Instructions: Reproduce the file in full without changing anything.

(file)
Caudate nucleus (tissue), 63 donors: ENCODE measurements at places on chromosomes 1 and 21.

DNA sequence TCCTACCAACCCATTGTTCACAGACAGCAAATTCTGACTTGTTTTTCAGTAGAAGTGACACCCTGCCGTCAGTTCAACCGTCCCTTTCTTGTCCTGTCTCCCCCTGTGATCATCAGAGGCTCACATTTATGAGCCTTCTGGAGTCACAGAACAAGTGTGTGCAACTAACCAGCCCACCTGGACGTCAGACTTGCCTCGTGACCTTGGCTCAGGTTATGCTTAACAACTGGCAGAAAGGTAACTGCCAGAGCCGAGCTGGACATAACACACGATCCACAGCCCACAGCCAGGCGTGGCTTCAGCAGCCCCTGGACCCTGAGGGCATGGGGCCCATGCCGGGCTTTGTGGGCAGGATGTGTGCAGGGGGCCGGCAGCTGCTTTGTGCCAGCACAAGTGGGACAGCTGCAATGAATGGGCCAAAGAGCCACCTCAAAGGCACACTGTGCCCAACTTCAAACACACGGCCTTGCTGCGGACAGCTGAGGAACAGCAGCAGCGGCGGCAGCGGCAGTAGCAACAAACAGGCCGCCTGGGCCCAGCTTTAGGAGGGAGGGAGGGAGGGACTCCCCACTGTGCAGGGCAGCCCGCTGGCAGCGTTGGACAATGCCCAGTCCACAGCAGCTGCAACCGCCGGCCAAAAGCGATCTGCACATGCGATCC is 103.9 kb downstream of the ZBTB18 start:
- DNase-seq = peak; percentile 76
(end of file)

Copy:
Caudate nucleus (tissue), 63 donors: ENCODE measurements at places on chromosomes 1 and 21.

DNA sequence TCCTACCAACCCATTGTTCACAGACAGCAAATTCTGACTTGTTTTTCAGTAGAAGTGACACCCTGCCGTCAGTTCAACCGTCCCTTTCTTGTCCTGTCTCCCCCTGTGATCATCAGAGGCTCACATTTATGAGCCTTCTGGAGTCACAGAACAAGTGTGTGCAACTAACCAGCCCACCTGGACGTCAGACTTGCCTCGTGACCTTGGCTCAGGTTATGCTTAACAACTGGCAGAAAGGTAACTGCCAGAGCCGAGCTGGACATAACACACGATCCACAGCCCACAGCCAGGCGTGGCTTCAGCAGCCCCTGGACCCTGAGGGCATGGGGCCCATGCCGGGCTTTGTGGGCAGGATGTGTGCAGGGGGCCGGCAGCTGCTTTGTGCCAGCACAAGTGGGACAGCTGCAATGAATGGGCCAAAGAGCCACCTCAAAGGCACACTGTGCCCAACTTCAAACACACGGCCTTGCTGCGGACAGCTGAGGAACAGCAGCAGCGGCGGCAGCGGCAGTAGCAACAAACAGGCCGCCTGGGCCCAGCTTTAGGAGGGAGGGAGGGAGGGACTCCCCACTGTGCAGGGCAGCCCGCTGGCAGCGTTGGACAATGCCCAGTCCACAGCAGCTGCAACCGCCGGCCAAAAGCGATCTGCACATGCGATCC is 103.9 kb downstream of the ZBTB18 start:
- DNase-seq = peak; percentile 76